Cox 1 is good for PGE for our stomach- mucous barrier or else you get peptic ulcer- good for the kidneys- produces vasodilator PGE- improves renal blood flow
COX 2 develops where in inflamed tissues- produces prostaglandins that cause pain- goal is to block this one- NSAIDS usually block this one- Celebrex works here
Tylenol and anti-inflammatory effect has weak or none- damages the liver- takes 3g/day- antidote is mucomyst/Acetyl-cysteine
If you have acute pain treat aggressively with opioids to avoid sensitization and avoid it turning into chronic pain
RA problem is inflammation- start tx as early as possible- 1st 3 months for good results- use combination drugs instead of just methotrexate
Drugs for RA need something for s/s- NSAID for acute- and DMARDS- disease modifying anti-rheumatic drugs- very potent anti-inflammatory- takes 3-6 months to start working so need a steroid as a bridge- short term DMARD
Actual DMARD MEDS synthetics (old) methotrexate and biological (living) ends with a mab- works faster- immunosuppressant- s/e infection- skin test TB- INH for + 9 months
Methotrexate most effective single agent- hepatotoxicity- screen LFTs- CBC, lowers WBC, oral mucosal damage, bone marrow depression d/t anti-folate- do not give w/Bactrim
Biological DMARDS Entercept, Adalimumab, Infliximab, certolisumab pegol, goliumab- 5 that are approved and go well with methotrexate- given SQ- work faster-weeks- A/E infection, ↓WBC, pregnancy category x- GI most common
Best combo for RA methotrexate with Leflunomide because inhibits pyrimidine synthesis, and methotrexate inhibits purine synthesis- so both inhibit inflammatory cells
Those who have RA are more prone to get septic arthritis- the sick joint- also because they get immunomodulators
When pts on methotrexate develop dyspnea or cough… refer to pulmonologist or rhemotologist– mey be d/t drug or rheumatoid lung dz
Pre op with RA pts Watch out for atlanto-axial subluxation (neck) -Withhold the biologics 2 t1/2 pre- and 2 t1/2 post- surgery
What precipitates a gouty attack and what do you give mild trauma- start with NSAIDS, then steroids, then colchicine (liver toxicity)
Chronic gout, what do you give allopurinol- it inhibits production uric acid
If a pt has high uric acid levels, but not symptomatic, do you tx? no
If you have a pt with an acute gout attack, is allopurinol going to help? no- give ibuprofen
Uricosuric agents like probenecid and methotrexate given together drug-drug interaction- ↑ amount of methotrexate in the blood- not used for chronic gout
Allopurinol can cause allergic interstitial nephritis
Other drugs that can be taken for fibromyalgia that weren’t discussed in previous lecture Norepinephrine/Serotonin Reuptake Inhibitors (NSRIs) Milnacipran (Savalla) or flexeril/Cyclobenzaprine
Know 3 underlying issues for headache 1) subarachnoid/meningitis) altered LOC- do CT- neck stiffness, fever, headache) 2) neurologic deficit/brain tumors 3) tenderness along temporal artery- unilateral w/eye- give steroid to prevent loss of vision
Tension headache most common- non-vascular- d/t HALT- band around the head- may be tender- give NSAIDS or acetaminophen- if chronic- tx as if neuropathic (TCA)
Migraine vascular- give vasoconstrictor to↓ spasm- or give CCB or propranolol or mag sulfate to ↓ chronic attack – unilateral- throbbing- photophobia- n/v- aura, ↓ in pregnancy, in boys and adult women
Cluster vascular- give vasoconstrictor to ↓ spasm or give CCB to ↓ frequency- icepick in eye- unilateral- eye manifestations- red, lacrimation eye, rhinorrhea, Horner’s syndrome (ptosis, myosis)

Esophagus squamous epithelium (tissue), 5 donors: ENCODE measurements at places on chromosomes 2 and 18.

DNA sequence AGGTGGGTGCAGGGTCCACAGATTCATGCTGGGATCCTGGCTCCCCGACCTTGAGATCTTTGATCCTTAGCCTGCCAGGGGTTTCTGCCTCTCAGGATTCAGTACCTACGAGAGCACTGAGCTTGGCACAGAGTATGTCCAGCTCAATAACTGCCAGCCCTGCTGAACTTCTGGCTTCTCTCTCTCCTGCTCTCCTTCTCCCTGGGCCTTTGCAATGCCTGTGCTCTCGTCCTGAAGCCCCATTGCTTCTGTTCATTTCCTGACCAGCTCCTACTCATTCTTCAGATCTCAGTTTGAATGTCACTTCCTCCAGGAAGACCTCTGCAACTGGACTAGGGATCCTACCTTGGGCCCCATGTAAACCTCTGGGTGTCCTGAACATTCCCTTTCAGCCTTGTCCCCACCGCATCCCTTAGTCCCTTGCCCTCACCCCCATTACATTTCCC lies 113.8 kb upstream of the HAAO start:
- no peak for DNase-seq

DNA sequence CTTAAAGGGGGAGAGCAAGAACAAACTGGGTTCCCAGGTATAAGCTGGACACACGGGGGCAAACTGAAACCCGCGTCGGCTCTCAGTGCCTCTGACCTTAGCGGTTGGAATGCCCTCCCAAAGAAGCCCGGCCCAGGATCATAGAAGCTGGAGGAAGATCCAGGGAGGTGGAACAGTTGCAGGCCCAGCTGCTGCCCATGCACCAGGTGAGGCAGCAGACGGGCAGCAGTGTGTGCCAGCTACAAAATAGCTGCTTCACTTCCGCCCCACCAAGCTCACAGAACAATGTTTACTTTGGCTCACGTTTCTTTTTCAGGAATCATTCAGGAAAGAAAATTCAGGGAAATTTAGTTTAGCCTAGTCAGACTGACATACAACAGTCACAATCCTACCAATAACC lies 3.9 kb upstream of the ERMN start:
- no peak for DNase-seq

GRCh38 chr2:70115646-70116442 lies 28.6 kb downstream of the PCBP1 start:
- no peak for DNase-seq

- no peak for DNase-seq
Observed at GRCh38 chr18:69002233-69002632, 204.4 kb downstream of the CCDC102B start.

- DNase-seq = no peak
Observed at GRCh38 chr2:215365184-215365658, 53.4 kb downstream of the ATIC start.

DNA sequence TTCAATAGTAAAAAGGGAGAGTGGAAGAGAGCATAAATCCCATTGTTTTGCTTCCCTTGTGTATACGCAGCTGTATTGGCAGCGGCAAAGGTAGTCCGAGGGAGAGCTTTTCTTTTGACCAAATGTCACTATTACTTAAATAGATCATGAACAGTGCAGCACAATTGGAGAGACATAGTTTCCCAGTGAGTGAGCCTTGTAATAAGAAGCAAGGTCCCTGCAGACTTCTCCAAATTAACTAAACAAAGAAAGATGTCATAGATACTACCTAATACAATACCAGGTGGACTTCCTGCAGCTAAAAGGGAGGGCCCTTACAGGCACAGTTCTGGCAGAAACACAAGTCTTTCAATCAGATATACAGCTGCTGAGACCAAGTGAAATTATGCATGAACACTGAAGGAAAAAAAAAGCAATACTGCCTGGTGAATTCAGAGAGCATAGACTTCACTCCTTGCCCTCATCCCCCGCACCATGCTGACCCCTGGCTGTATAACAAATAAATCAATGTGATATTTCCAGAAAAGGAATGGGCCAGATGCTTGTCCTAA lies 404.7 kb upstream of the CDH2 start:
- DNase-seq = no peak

Acute attack for migraine for acute vasoconstrictors- sumitriptan/Imitex and dihydroergotamine (Migranal)may cause angina and ↑BP→serotonin agonists and can give NSAIDS also topiramate (preventive)- also propranolol
In pregnant women with migraines avoid dihydroergotamine (Migranal), ibuprofen, Imitrex- give acetaminophen, avoid anticonvulsants (Cat D)- give propranolol, BB or verapamil CCB- but they do not get migraines
Kids with migraines ibuprofen, acetaminophen, promethazine/phenargine (anti-histamine), propranolol, periactin
Cluster HA tx sumitripan in the beginning but then tx w/O2- repeated attacks you tx with lithium, CCB- stop smoking
4 mechanisms of actions by which seizures wrk calm ↓ the brain 1) Na+Channel Blockade-brain sleeps- keep it negative- phenytoin, carbamazepine, lamictal 2) GABA related 3) calcium channel blockade- Ethosuximide for petit mal4) glutamate NMDA antagonism w/Felbamate
Carbamazepine induces 3A4- induces its own metabolism- destroys itself- you need to ↑ dose also those with Asian descent with the gene HLA-B1502 may precipitate severe hypersensitivity rx Toxic Epidermal Necrosis (TEN)
Phenytoin/Dilantin has what zero order kinetic- A constant amount of drug is lost per unit time. The higher the concentration of the drug, the longer the half life- like etoh- causes gingival hyperplasia
Keppra and other anticonvulsants in especially younger pts can cause depression and SI
When you use an anticonvulsant medication, you use the brand name
Anticonvulsants can be used for what off- label things (test) carbamazepine→ trigeminal neuralgia- bipolar- lamictal gabapentin→ neuropathic pain, Topamax for →migraine, Lyrica→ fibromyalgia
When dopamine is deficient in basal ganglia high activity of acetylcholine takes the upper hand
Tx for parkinsons either is dopaminergic or anticholinergic (bad for the elderly > 60)
Levodopa works well with carbidopa because it prevents dopa dexarboxylase from becoming dopamine which will have s/e, it will cross BBB to produce it in the brain- but the drug has on/off phenomenon- stops at 5 years- start w/DA agonists
Start with DA agonists for parkinsons and save levodopa for when necessary- what are the DA agonists? - Bromocriptine (Parlodel) - Pramipexole (Mirapex)- Ropinirole (Requip)
Amantadine (Symmetrel) does what Parkinson’s medications- ↑DA by unknown mechanism- squeezes it- mild parkinsons
MAOI and COMTIs prevent DA breakdown→ MAOIs - Selegiline (Emsam) - Rasagiline (Azilect) and COMTIs: Entecapone (Comtran), Tolcapone (Tasman)→ need to give with sinemet b/c you need DA to preserve- they don’t create DA
Anticholinergics in Parkinsons are used in what type of pts? younger <60 with mild fx impairment → Benzatropine (Cogentin) Trihexyphenidyl (Artane)
Mild functional impairment in a parkinsons pt >65 Amantadine (Symmetrel)
Severe functional impairment in a parkinsons pt use a dopaminergic drug
Alzheimers is ↓Ach in the limbic system, you start losing memory. Ach is destroyed by acetylcholinesterase- use an inhibitor
Drug management of Alzheimer’s 1) AChE inbitiors: Donepezil (Aricept)- cytochrome interactions also Rivastigmine (Exelon) is better 2)NMDA glutamate receptor antagonist: Memantine HCl (Namenda)
Created by: arsho453